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    New inner city Brisbane home by Plazibat Architects brings the backyard back

    Geraldine Chua

    It can be a challenge to create a warm, contemporary home with connections to the outdoors if the inner-city site you are working on is long and narrow, but Plazibat Architects show that this is possible if you bring the traditional ‘backyard’ back into the heart of a dwelling.

    The team’s latest project in New Farm, Brisbane is a brick and timber residence built around a generous enclosed courtyard, which creates a communal focus on a leafy garden and a spacious, semi-indoor entertaining area.

    A series of rooms around the edge of the site was also reorganised to form an ‘L’ shaped plan addressing both this private inner courtyard and the main street – a strategy Shane Plazibat, Principal at Plazibat Architects, says has led to a one-room-deep plan for better natural lighting and ventilation.

    “The courtyard functions as a spatial generator allowing enhanced natural light and ventilation to the rooms facing it. [Its] placement allows most rooms to achieve a northerly orientation.”

    Apart from the non-traditional inner courtyard, the entry sequence to New Farm House is another ‘special moment’ that was designed to accentuate the home’s complementary mix of materials. Feet that access an elevated entry via a flight of stairs from the street will meet with a double volume space with a feature tiled wall.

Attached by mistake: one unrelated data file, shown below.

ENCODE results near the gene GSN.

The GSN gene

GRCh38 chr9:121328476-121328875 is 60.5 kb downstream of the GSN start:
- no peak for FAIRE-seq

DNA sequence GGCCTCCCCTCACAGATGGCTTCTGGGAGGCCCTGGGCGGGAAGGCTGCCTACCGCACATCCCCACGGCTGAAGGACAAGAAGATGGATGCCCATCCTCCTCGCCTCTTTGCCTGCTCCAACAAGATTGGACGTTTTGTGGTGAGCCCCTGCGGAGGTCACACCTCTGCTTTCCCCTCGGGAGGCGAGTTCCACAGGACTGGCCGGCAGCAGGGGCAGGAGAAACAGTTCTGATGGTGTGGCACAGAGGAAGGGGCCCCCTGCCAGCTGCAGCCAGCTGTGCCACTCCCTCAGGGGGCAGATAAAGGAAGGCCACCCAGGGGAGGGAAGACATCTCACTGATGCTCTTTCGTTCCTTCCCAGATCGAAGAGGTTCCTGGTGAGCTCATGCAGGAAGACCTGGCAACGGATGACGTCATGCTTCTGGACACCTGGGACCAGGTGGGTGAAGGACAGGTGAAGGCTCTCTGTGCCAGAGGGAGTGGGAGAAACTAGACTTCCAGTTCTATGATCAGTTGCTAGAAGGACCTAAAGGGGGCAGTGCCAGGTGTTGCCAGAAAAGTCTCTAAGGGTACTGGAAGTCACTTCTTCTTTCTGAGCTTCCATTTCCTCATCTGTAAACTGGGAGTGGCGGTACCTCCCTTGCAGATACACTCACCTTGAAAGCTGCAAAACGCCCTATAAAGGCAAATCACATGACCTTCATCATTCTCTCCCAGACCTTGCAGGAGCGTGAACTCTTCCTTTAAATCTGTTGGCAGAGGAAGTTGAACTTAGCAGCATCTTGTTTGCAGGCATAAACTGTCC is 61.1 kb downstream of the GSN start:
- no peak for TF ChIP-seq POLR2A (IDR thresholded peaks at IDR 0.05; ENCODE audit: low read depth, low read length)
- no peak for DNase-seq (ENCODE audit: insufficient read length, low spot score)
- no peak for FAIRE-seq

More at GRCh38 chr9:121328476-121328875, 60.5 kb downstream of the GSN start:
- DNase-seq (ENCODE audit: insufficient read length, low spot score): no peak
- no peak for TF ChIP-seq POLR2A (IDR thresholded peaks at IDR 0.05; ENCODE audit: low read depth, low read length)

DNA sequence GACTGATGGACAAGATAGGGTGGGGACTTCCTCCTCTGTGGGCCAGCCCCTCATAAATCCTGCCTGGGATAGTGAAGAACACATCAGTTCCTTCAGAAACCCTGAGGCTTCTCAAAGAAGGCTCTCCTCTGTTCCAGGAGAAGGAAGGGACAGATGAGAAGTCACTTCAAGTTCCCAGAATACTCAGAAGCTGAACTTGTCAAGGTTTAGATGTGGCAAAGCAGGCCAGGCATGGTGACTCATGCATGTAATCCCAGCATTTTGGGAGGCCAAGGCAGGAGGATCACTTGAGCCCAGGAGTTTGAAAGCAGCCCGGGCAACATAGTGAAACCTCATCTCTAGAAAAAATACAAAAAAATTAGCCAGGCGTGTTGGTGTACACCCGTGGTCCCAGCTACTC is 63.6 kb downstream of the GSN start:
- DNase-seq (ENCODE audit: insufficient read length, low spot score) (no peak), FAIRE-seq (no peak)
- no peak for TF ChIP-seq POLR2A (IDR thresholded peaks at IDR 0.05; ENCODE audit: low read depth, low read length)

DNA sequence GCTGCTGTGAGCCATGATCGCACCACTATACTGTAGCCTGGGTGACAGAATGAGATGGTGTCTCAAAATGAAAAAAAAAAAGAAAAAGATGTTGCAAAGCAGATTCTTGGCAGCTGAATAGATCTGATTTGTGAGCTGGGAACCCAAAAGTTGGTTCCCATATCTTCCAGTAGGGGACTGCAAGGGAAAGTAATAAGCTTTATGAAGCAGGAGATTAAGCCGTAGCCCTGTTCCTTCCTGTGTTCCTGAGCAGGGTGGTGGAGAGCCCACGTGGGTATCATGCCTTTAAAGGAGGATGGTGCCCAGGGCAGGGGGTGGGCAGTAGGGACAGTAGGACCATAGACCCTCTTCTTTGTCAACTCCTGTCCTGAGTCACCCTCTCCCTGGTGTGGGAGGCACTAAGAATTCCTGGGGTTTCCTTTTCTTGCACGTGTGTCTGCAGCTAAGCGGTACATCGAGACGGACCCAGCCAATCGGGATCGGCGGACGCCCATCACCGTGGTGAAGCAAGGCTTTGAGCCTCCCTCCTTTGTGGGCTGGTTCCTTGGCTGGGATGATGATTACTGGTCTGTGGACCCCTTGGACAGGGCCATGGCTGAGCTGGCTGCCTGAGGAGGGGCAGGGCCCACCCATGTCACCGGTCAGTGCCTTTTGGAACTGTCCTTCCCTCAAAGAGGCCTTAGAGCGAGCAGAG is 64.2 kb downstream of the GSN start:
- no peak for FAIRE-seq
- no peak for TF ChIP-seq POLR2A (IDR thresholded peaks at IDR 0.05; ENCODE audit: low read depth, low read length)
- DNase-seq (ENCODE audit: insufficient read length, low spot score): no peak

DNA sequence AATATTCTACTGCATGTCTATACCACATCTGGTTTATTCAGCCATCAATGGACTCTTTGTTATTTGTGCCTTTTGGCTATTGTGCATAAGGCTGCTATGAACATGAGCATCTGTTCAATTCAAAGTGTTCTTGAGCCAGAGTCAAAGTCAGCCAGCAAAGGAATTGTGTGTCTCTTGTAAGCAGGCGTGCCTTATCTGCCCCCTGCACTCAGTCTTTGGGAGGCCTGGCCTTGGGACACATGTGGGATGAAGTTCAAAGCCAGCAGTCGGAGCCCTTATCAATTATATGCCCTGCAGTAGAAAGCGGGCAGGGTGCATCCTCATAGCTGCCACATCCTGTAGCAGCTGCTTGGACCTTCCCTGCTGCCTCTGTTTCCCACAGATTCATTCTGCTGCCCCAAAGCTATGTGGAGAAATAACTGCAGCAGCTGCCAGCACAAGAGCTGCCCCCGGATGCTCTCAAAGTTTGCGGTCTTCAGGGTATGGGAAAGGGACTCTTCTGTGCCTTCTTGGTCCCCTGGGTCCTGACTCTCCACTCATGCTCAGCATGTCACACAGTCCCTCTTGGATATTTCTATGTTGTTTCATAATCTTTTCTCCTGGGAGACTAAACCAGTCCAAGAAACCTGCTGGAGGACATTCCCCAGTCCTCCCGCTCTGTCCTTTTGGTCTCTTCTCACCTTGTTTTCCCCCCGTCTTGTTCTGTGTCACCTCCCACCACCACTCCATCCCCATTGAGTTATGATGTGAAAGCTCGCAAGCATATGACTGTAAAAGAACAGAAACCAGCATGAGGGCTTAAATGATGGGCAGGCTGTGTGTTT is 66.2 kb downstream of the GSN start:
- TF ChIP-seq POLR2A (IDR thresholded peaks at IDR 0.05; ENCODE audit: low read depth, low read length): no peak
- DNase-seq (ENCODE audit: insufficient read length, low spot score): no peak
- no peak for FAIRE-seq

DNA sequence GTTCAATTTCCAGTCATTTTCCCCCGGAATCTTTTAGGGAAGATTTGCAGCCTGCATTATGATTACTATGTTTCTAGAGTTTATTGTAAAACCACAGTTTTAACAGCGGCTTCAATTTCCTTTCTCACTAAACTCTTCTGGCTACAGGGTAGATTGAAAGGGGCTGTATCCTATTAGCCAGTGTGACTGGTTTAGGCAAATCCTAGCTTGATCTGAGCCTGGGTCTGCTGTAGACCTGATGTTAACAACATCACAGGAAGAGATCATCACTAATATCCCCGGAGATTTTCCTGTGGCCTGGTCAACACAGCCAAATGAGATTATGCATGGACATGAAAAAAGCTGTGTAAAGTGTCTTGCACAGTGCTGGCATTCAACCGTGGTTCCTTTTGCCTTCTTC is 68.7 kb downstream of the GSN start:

This room is highlighted by wall openings that allow filtered light to stream through, while eyes are drawn to the home’s materiality – of timber and brick cladding, rendered block walls, and aluminium screens.

    We needed to address local character requirements. The response included how the form and roof were expressed along with material selection,” says Plazibat, adding that all products and designs have been arranged so they emphasise the program associated with the spaces and define proportions.

    This careful combination of material, function and space is seen in the situ concrete walls which use timber boards as formwork to create a relief pattern, as well as the chimney for the pizza oven which was extended to the full double height of the outdoor room.

    At the same time, vertical aluminium screens were modified to be motorised and allow for climatic control to the double height outdoor room, while large timber doors slide away behind adjacent walls to form a full seamless opening.

    It explores an alternative solution for the diminishing backyard spaces of inner city homes, and re-interprets certain ‘character’ elements found within traditional housing in the local neighbourhood, but New Farm House is perhaps best loved by its owners for its spaces.

    “While the double volume indoor / outdoor room is the heart of the house, the variety of different rooms it connects with gives occupants plenty of spaces to retreat to and enjoy their privacy,” Plazibat concludes.

    Photography by Alicia Taylor

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